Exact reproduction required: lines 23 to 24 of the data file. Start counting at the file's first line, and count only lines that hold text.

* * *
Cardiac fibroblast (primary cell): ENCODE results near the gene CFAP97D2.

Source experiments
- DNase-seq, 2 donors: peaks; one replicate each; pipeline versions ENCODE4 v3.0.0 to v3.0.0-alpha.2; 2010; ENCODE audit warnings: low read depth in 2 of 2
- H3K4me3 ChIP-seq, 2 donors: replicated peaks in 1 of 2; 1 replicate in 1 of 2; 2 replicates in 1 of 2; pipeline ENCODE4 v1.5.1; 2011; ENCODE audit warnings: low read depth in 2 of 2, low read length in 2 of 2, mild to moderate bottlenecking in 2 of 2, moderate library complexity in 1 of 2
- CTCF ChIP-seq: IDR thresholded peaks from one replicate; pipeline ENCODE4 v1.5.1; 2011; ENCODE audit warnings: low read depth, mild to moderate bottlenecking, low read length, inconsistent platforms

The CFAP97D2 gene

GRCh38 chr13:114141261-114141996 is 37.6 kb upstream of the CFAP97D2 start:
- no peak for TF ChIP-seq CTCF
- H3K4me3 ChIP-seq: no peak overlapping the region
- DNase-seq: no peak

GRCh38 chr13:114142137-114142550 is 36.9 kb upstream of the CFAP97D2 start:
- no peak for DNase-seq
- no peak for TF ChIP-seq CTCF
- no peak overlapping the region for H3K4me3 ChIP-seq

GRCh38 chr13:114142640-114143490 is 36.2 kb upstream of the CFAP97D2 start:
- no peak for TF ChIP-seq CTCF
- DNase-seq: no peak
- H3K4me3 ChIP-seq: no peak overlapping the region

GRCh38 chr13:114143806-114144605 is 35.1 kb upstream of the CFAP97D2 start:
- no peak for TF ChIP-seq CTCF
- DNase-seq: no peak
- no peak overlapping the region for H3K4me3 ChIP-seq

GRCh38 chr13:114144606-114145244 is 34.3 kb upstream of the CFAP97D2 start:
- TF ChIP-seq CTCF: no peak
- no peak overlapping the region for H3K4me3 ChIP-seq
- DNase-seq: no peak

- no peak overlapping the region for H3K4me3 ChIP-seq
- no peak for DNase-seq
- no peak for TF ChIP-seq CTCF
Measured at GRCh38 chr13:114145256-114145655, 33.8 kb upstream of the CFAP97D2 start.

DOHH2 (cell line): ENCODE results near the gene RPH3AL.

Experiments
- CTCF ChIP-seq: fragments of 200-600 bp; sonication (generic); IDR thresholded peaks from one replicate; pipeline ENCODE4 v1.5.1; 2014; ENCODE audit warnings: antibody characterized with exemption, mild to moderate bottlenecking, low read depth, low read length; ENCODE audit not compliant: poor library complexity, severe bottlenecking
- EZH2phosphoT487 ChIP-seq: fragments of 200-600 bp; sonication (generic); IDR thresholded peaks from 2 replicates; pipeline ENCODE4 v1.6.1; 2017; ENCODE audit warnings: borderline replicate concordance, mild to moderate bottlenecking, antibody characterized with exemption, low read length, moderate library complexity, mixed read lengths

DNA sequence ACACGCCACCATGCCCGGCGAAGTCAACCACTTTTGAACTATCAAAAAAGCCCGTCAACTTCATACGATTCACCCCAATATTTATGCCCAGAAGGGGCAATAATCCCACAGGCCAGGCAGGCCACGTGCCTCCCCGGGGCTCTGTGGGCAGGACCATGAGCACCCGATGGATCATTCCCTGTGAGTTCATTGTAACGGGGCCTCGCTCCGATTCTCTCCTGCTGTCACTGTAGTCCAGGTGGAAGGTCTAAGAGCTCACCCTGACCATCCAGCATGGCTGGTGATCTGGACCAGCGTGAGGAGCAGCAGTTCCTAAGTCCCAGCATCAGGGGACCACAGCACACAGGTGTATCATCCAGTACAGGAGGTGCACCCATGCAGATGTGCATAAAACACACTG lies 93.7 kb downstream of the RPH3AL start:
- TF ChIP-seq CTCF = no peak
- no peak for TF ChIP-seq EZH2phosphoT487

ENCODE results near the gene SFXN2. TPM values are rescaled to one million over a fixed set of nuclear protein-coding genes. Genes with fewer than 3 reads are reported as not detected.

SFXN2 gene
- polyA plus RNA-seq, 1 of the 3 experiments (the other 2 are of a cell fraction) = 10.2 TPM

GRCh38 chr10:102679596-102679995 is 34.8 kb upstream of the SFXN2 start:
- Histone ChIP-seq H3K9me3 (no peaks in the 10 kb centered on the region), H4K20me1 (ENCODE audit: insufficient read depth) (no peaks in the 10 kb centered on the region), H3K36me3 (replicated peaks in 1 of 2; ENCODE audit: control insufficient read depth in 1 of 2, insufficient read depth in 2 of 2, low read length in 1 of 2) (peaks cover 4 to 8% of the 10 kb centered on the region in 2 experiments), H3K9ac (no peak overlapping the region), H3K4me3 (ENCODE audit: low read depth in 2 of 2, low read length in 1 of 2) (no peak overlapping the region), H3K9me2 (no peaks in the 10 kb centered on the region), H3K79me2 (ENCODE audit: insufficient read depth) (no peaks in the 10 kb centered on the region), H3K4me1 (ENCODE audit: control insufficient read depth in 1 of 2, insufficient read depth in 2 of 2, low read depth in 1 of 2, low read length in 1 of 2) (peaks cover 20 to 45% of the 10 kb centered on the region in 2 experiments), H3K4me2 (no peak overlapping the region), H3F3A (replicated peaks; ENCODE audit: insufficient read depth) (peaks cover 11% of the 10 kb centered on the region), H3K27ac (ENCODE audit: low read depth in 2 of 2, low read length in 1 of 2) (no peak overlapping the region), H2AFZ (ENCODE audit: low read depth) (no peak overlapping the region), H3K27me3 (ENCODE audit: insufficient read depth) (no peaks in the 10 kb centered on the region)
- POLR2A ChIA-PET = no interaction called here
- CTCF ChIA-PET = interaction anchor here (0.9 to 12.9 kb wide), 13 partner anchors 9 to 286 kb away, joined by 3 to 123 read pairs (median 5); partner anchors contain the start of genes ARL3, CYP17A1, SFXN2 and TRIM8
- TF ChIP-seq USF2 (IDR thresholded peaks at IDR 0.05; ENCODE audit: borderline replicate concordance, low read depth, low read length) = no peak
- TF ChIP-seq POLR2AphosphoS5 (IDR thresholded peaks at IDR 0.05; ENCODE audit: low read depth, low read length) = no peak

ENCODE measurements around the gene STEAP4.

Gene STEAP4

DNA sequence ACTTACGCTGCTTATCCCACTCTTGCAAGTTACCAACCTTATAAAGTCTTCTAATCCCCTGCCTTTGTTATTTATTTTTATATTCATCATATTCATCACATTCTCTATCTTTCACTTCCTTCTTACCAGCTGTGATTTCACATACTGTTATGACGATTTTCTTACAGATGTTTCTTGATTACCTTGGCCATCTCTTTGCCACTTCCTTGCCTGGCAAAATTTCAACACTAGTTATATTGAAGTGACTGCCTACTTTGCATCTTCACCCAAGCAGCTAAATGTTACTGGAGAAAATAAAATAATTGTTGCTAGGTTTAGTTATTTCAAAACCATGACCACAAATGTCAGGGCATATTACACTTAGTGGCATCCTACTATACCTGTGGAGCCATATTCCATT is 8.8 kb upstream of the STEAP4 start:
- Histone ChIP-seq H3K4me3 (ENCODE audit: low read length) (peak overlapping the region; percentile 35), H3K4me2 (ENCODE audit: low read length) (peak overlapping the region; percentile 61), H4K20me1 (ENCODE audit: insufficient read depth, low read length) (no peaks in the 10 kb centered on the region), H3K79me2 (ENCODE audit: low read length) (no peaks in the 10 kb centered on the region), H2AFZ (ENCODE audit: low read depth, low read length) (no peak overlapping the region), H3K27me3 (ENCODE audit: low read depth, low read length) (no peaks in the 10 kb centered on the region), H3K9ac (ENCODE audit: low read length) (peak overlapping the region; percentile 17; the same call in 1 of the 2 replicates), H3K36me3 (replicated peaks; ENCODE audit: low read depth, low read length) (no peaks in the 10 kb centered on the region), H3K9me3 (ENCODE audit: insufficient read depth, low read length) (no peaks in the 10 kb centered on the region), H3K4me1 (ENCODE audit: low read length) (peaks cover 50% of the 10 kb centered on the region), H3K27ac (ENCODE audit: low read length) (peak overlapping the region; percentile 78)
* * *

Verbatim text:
GRCh38 chr13:114144606-114145244 is 34.3 kb upstream of the CFAP97D2 start:
- TF ChIP-seq CTCF: no peak